This is similar to the summary of a 2011 article written by Robert L. Goldenberg and others:
“We call on each country to develop and implement a plan to improve maternal and newborn health that includes reduced stillbirths, and to count stillbirths in their vital statistics and other health outcome surveillance systems. We also call for increased investment in stillbirth-related research, and in particular research aimed at identifying and removing barriers to stillbirth aversion in maternal and newborn health systems in low- and middle-income countries.
Bik also identified signs of plagiarism in other sections of the document, from various other sources.
She also reported a picture illustrating how infections “travel” from mother to fetus, apparently borrowed without credit from an article published in 2010. A table in the Gupta / Acharya article listing the association between various organisms found in contaminated water and their effects on childbirth was also found to be “very similar,” Bik wrote, to an in the 2010 article. The Gupta / Acharya newspaper did not list the 2010 document in its list of references, she added.
(It is standard practice to include the list of articles whose content has been cited in the current article.)
Gupta did not respond to questions from The science of yarn, corn The imprint said she denied his allegations. Gupta’s supervisors at Jawaharlal Nehru University (JNU), where she submitted her doctoral thesis, and at Safdarjung Hospital, which provided her with the samples for her study, were “aware of all the raw data generated. in the experiments, ”she told the outlet.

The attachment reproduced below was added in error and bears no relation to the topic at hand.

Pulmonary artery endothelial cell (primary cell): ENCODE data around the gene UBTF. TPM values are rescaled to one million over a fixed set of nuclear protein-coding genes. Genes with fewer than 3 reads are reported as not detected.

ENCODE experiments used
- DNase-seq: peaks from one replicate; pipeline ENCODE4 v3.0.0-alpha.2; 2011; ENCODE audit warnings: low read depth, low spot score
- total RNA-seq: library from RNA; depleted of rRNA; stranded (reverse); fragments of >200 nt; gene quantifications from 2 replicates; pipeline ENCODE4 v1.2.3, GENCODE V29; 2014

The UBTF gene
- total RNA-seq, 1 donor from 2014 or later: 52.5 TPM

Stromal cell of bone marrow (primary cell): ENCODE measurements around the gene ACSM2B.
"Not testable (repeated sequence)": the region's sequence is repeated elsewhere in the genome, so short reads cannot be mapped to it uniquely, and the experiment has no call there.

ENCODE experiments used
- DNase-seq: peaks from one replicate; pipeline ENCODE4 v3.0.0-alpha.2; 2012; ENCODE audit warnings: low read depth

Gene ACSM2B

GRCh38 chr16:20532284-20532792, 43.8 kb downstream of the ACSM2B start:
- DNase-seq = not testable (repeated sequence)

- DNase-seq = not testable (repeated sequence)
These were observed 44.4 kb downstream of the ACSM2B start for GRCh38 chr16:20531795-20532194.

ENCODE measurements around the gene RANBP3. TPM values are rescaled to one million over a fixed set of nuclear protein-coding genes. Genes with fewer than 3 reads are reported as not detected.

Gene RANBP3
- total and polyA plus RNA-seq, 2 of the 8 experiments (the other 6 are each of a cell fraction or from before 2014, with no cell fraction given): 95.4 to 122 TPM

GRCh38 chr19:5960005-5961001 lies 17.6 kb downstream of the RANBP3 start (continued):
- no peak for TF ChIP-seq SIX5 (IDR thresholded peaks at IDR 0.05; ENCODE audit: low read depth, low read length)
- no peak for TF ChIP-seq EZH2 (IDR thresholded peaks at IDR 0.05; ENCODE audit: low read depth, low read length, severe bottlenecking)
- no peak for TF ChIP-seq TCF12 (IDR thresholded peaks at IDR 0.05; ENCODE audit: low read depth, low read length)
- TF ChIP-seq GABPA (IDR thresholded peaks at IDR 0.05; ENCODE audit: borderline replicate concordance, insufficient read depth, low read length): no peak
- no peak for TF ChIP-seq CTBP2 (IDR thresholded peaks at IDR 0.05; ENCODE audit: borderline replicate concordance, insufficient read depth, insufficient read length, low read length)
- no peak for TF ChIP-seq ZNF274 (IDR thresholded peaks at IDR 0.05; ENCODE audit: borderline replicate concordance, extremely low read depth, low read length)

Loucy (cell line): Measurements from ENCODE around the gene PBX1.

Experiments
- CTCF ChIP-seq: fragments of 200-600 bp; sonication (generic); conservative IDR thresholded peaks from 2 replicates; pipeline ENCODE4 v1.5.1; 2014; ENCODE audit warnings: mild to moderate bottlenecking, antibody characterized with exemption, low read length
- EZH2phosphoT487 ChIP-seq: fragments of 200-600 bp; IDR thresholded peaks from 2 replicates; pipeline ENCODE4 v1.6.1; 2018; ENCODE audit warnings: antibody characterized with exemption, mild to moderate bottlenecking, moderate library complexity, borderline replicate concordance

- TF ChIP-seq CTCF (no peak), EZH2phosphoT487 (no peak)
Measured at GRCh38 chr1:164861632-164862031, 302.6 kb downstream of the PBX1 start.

Rajendra Prasad, then Gupta’s thesis director at JNU’s Special Center for Molecular Medicine (and now at Amity University, Haryana) said The science of yarn that Gupta’s study is “about 20 years old” and that he “asks” her to answer The science of yarn. This report will be updated if and when Prasad and / or Gupta provide specific responses.
RP Narayan, Gupta’s supervisor at Safdarjung Hospital and also a co-author of the 2004 study, did not respond to requests for comment. The science of yarn could not contact Acharya.
After Gupta’s response to The imprint, Bik pointed out a figure in Gupta’s doctoral thesis which appears to have rectangular boxes around several strips, as if they had been cut and glued from other sources. Again another number also duplicated images of Candidiasis but claims to show photos of different samples.
In addition, several pieces of text of the introduction to Gupta’s thesis appear to have been plagiarized from a 2002 book titled Fungal pathogenesis: principles and clinical applications, written by Richard A Calderone.
Bik said The science of yarn that it is not for him “to call these concerns ‘scientific misconduct’ but plagiarism”, since others should be able to directly verify whether “exact blocks of identical text without quotes” constitute plagiarism. She also stated “the duplicates in the figures for the doctoral theses … and some of the duplicates in the  paper were partially confirmed with software.
An email to ICMR Director General Balaram Bhargava had not elicited a response at the time of this report’s publication.
Sayantan Datta (they / them) is a queer-trans writer, communicator, and science journalist. They are currently working with feminist multimedia science collective TheLifeofScience.com and are tweeting at @queersprings.